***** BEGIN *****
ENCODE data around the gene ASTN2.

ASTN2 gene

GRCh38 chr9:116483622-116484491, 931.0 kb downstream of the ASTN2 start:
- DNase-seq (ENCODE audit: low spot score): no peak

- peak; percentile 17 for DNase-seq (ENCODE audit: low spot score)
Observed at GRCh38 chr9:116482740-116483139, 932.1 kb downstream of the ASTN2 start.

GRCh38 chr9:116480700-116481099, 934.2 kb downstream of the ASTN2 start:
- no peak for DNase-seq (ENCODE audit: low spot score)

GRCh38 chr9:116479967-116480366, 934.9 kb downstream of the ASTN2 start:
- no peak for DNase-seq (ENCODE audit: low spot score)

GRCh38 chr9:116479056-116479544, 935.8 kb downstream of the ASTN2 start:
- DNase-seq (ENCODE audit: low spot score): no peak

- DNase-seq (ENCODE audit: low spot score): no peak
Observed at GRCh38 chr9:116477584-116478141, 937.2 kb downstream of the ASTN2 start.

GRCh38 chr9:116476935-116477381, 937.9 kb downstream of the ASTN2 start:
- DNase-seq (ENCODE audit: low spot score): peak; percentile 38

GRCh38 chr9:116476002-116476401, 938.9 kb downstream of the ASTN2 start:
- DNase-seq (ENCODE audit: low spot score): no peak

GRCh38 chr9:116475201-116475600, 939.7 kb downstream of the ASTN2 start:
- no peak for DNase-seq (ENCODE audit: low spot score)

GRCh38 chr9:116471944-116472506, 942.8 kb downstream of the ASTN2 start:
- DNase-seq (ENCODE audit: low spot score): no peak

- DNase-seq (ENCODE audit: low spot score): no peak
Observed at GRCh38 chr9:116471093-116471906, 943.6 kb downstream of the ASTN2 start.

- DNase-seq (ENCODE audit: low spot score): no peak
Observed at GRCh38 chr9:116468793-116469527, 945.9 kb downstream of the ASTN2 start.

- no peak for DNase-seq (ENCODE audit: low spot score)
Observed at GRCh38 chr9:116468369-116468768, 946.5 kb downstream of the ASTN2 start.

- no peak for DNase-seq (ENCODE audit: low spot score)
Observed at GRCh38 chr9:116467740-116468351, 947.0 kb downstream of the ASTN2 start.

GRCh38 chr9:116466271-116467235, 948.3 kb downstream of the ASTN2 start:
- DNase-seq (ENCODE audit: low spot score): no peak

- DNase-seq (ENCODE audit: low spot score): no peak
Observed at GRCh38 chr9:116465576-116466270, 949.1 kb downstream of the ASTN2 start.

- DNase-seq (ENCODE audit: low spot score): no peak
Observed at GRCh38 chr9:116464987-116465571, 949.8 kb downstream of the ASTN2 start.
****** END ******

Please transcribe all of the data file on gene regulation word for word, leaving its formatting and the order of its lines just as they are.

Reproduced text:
ENCODE data around the gene ASTN2.

ASTN2 gene

GRCh38 chr9:116483622-116484491, 931.0 kb downstream of the ASTN2 start:
- DNase-seq (ENCODE audit: low spot score): no peak

- peak; percentile 17 for DNase-seq (ENCODE audit: low spot score)
Observed at GRCh38 chr9:116482740-116483139, 932.1 kb downstream of the ASTN2 start.

GRCh38 chr9:116480700-116481099, 934.2 kb downstream of the ASTN2 start:
- no peak for DNase-seq (ENCODE audit: low spot score)

GRCh38 chr9:116479967-116480366, 934.9 kb downstream of the ASTN2 start:
- no peak for DNase-seq (ENCODE audit: low spot score)

GRCh38 chr9:116479056-116479544, 935.8 kb downstream of the ASTN2 start:
- DNase-seq (ENCODE audit: low spot score): no peak

- DNase-seq (ENCODE audit: low spot score): no peak
Observed at GRCh38 chr9:116477584-116478141, 937.2 kb downstream of the ASTN2 start.

GRCh38 chr9:116476935-116477381, 937.9 kb downstream of the ASTN2 start:
- DNase-seq (ENCODE audit: low spot score): peak; percentile 38

GRCh38 chr9:116476002-116476401, 938.9 kb downstream of the ASTN2 start:
- DNase-seq (ENCODE audit: low spot score): no peak

GRCh38 chr9:116475201-116475600, 939.7 kb downstream of the ASTN2 start:
- no peak for DNase-seq (ENCODE audit: low spot score)

GRCh38 chr9:116471944-116472506, 942.8 kb downstream of the ASTN2 start:
- DNase-seq (ENCODE audit: low spot score): no peak

- DNase-seq (ENCODE audit: low spot score): no peak
Observed at GRCh38 chr9:116471093-116471906, 943.6 kb downstream of the ASTN2 start.

- DNase-seq (ENCODE audit: low spot score): no peak
Observed at GRCh38 chr9:116468793-116469527, 945.9 kb downstream of the ASTN2 start.

- no peak for DNase-seq (ENCODE audit: low spot score)
Observed at GRCh38 chr9:116468369-116468768, 946.5 kb downstream of the ASTN2 start.

- no peak for DNase-seq (ENCODE audit: low spot score)
Observed at GRCh38 chr9:116467740-116468351, 947.0 kb downstream of the ASTN2 start.

GRCh38 chr9:116466271-116467235, 948.3 kb downstream of the ASTN2 start:
- DNase-seq (ENCODE audit: low spot score): no peak

- DNase-seq (ENCODE audit: low spot score): no peak
Observed at GRCh38 chr9:116465576-116466270, 949.1 kb downstream of the ASTN2 start.

- DNase-seq (ENCODE audit: low spot score): no peak
Observed at GRCh38 chr9:116464987-116465571, 949.8 kb downstream of the ASTN2 start.